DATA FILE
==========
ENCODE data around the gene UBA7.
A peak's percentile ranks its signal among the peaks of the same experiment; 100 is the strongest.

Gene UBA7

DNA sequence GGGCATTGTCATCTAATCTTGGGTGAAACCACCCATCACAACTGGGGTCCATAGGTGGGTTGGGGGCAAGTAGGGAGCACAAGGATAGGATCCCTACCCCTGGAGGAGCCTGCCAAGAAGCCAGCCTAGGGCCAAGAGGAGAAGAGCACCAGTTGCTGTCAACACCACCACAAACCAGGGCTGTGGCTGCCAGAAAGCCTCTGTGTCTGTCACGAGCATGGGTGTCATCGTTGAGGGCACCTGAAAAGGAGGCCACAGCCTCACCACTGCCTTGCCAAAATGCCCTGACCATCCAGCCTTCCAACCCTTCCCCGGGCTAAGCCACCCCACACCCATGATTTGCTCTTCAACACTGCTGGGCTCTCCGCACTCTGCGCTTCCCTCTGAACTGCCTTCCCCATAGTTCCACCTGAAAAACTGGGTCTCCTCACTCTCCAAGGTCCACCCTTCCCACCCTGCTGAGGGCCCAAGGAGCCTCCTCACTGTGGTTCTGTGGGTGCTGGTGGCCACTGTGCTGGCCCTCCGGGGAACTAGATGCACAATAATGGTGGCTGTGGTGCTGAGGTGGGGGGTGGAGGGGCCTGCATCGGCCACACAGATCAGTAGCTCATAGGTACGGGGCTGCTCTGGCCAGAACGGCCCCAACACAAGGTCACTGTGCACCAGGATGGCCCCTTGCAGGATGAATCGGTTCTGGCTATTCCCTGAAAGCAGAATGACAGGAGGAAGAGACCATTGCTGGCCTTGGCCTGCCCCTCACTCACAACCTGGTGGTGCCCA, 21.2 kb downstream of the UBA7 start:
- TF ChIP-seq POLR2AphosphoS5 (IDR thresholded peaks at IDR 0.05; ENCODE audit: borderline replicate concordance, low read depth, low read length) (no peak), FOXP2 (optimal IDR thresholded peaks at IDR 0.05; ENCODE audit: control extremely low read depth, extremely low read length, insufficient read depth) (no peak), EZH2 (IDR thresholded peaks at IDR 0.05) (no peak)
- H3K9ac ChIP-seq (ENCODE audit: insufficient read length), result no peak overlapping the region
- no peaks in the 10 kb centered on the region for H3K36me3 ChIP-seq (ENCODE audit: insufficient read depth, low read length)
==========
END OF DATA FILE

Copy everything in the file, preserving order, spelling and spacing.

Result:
ENCODE data around the gene UBA7.
A peak's percentile ranks its signal among the peaks of the same experiment; 100 is the strongest.

Gene UBA7

DNA sequence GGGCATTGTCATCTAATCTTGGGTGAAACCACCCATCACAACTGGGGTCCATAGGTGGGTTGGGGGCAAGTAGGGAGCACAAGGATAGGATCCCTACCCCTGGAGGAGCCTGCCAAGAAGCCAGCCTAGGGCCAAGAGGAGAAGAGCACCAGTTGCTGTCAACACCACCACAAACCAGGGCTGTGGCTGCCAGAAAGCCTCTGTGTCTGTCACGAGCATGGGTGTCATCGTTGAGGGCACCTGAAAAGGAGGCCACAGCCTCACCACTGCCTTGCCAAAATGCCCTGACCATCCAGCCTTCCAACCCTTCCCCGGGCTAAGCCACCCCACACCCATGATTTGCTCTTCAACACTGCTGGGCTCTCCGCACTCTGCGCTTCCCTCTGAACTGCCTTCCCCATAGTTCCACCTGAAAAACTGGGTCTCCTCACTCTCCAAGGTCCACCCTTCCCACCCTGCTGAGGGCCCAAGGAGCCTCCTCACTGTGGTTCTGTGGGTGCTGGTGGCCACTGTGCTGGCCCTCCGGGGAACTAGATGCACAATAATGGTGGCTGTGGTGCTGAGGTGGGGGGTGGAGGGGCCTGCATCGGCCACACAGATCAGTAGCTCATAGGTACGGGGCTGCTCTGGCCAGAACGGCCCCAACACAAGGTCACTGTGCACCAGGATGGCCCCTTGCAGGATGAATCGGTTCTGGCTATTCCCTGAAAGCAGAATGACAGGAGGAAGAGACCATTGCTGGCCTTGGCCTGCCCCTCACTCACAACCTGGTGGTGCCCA, 21.2 kb downstream of the UBA7 start:
- TF ChIP-seq POLR2AphosphoS5 (IDR thresholded peaks at IDR 0.05; ENCODE audit: borderline replicate concordance, low read depth, low read length) (no peak), FOXP2 (optimal IDR thresholded peaks at IDR 0.05; ENCODE audit: control extremely low read depth, extremely low read length, insufficient read depth) (no peak), EZH2 (IDR thresholded peaks at IDR 0.05) (no peak)
- H3K9ac ChIP-seq (ENCODE audit: insufficient read length), result no peak overlapping the region
- no peaks in the 10 kb centered on the region for H3K36me3 ChIP-seq (ENCODE audit: insufficient read depth, low read length)